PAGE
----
Money aside, it is unfortunate and to be honest, a little scary that so much of the debate around pretrial release is not about effectiveness and not about efficiency. It has been warped by some in the pretrial community into a discussion about profit and money, and the leading premise being sold by some public sector pretrial proponents in that discussion is that both are evil, unfair and unnecessary. All the while, these groups spend over $100,000,000 in taxpayer funds annually ($58 million alone in Washington DC) running their programs, paying their employees and letting defendants out of jail for FREE ) remember with NO GUARANTEE OF RETURN and no accountability by those that are responsible for ensuring those people make it to court.

I would like to propose that instead of focusing on profits and non-profits, that the pretrial/bail reform debate focus on things that are more important. Things like effectiveness. Things like efficiency. Things like accountability. There is no shortage of data or research that answers those questions. There have been private research studies, government funded research studies, educational research studies done, and they have the same conclusion. Financially secured release is the most effective way to ensure that those released pretrial show up for court. Unfortunately for the public sector pretrial community, none of that data generated in those independent studies support their approach. That is why we never hear them mention it. That is why it doesn’t enter the conversation. When you are dealing with issues like public safety and the criminal justice system shouldn’t that be the thrust of the discussion? Shouldn’t those things be the foundation of the solution? Letting more and more people out of jail more quickly and for FREE in order to be “fair” is not the answer. It only exacerbates the problem and teaches those the break the law that there will be no accountability and no real punishment for their actions. And rewarding bad behavior in this way only leads to one thing…more bad behavior.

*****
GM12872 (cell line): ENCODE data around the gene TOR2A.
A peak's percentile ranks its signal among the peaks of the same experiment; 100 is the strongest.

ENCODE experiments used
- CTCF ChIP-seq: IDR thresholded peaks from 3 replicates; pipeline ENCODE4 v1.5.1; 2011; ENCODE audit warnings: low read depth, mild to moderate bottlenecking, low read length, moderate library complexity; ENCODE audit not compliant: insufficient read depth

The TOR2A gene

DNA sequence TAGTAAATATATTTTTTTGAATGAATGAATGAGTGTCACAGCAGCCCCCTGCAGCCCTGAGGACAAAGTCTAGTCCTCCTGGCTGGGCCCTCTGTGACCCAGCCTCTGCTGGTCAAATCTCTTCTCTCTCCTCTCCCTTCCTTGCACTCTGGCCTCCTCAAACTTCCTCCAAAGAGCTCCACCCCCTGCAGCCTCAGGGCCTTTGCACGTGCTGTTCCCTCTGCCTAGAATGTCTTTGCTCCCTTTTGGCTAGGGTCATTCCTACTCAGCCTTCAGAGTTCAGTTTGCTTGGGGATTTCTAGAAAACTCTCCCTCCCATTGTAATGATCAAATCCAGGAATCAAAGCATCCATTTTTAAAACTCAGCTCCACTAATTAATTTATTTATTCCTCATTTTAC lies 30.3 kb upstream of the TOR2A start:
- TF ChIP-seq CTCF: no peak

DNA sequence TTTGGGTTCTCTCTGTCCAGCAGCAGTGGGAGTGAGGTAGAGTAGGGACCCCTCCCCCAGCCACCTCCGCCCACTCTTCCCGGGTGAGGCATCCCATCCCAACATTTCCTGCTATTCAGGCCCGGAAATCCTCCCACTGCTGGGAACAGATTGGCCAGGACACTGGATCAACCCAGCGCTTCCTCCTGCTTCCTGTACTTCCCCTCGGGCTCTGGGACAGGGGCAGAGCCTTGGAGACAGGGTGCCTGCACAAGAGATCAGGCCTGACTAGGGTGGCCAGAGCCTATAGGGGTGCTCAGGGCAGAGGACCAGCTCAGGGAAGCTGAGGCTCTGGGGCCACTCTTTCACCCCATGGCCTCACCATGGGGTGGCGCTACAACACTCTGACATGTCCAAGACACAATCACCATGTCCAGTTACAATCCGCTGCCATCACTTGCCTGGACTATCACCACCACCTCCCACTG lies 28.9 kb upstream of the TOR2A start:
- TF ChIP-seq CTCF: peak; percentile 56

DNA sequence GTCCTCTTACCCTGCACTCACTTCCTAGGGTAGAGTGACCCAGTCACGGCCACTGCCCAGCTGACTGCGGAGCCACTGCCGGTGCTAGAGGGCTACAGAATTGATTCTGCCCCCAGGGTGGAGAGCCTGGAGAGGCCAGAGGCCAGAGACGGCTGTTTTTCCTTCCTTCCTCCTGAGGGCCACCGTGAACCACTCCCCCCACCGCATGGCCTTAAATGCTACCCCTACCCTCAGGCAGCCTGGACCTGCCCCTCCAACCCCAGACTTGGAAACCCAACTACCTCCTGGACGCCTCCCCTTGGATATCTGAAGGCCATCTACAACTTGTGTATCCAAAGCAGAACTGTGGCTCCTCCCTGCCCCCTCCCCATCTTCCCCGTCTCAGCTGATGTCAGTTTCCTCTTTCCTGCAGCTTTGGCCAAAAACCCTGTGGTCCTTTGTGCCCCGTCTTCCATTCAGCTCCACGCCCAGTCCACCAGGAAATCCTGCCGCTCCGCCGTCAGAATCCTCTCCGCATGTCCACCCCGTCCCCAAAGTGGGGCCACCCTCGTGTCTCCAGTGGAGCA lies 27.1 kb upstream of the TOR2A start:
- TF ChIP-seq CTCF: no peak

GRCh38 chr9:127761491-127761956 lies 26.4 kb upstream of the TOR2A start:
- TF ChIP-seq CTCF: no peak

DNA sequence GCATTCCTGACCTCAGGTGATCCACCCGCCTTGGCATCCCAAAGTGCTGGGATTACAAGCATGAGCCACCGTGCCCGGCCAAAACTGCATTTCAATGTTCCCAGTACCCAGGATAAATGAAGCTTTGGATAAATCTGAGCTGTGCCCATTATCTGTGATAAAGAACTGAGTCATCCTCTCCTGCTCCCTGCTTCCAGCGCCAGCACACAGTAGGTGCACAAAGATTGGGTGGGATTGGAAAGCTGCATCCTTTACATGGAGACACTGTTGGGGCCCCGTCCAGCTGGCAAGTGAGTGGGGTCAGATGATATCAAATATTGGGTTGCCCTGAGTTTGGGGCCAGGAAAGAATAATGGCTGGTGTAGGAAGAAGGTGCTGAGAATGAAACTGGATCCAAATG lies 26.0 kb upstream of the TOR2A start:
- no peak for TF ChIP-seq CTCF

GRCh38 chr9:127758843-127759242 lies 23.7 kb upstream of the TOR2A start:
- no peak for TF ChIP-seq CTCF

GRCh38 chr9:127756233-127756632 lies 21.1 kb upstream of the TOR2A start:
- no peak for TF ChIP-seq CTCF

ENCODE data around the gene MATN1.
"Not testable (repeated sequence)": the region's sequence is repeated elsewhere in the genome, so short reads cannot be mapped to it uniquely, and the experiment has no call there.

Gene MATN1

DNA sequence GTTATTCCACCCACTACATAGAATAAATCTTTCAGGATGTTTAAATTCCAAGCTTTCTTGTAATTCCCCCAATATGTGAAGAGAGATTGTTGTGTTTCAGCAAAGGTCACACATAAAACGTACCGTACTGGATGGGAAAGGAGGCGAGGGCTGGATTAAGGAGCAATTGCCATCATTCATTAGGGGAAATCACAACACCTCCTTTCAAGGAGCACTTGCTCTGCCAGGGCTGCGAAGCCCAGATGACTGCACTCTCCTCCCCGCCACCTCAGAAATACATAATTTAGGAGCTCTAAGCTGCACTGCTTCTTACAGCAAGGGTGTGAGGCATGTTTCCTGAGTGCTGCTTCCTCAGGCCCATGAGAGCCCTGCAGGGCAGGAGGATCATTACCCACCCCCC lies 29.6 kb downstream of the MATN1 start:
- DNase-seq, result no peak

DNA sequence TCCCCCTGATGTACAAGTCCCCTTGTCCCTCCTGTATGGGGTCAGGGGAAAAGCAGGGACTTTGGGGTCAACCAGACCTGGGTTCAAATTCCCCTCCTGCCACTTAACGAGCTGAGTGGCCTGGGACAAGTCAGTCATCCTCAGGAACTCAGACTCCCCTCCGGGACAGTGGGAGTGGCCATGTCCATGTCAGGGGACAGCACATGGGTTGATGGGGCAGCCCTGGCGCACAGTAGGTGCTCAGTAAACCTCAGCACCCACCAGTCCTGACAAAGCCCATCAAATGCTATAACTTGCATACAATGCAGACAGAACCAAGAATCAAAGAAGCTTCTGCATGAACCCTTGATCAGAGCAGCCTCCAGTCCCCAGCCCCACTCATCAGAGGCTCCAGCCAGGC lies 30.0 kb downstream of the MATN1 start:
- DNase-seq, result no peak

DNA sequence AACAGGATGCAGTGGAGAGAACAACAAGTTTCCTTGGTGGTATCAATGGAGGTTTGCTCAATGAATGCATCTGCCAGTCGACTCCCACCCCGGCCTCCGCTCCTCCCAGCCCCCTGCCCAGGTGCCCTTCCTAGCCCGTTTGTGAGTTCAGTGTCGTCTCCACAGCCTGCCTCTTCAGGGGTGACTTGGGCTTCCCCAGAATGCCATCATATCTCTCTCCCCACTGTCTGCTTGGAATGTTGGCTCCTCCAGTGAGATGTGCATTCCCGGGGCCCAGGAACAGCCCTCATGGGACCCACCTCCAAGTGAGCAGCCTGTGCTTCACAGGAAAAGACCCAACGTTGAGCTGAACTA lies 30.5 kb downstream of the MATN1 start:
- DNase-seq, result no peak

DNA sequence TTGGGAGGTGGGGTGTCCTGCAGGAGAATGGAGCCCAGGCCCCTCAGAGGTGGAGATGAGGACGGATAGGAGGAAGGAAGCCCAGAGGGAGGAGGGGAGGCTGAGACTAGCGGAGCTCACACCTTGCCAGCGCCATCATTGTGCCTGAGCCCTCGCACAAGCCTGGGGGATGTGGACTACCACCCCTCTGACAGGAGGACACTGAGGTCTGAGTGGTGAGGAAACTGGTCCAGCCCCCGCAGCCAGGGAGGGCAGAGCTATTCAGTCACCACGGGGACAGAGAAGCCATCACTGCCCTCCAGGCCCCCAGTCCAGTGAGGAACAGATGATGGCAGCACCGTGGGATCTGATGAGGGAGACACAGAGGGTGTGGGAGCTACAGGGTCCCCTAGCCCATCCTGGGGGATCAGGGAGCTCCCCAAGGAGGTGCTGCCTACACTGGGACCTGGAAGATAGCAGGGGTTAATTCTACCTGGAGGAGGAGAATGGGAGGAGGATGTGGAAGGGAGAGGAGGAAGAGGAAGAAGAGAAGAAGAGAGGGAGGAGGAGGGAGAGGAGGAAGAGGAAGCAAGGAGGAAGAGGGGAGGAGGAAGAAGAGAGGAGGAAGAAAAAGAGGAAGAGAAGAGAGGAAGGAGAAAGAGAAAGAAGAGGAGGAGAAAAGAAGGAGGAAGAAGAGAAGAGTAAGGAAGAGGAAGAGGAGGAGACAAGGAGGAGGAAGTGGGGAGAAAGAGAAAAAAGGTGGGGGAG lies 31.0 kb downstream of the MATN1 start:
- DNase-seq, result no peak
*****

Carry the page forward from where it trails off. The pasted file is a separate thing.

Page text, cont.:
If some of those in the pretrial community want to have a debate about money and the cost of business, the commercial bail industry is ready to have that discussion all day long. Because the commercial bail industry operates at NO COST to the county while public sector pretrial programs operate at significant cost. When all is said and done, the reality is that everyone pays and everyone gets paid and it’s time for the pot to stop calling the kettle black. It is time for us all to put real thought into making the criminal justice system work as effectively and as fairly as possible by using the tools and processes that work best.

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The Bail Bond Industry Participates in Important AB109 Discussion in Pomona, California

AB109 panel discussionLast week at the Fairplex at Pomona, the Pomona Chamber of Commerce held a special luncheon to discuss the impact that Assembly Bill 109 (Governor Brown’s Criminal Justice Realignment Bill) has had on both public safety and the community.  This event was open to the public and was the first of its kind, bringing together a wide range of concerned stakeholders including law enforcement, the judiciary, public safety advocates and the commercial bail industry.  The luncheon included a panel discussion among several criminal justice experts:

  • Kim Raney, Covina Police Chief (President of the California Police Chief’s Association)
  • Rodney Jones, Fontana Police Chief
  • Honorable Steve Blades, Presiding Judge East Judicial District
  • Lynne Brown, Co-Founder, Advocates for Public Safety (APS)
  • Dwight Brown, Co-Founder, Advocates for Public Safety (APS)
  • Eric Granof, Vice President Corporate Communications, AIA Family of Companies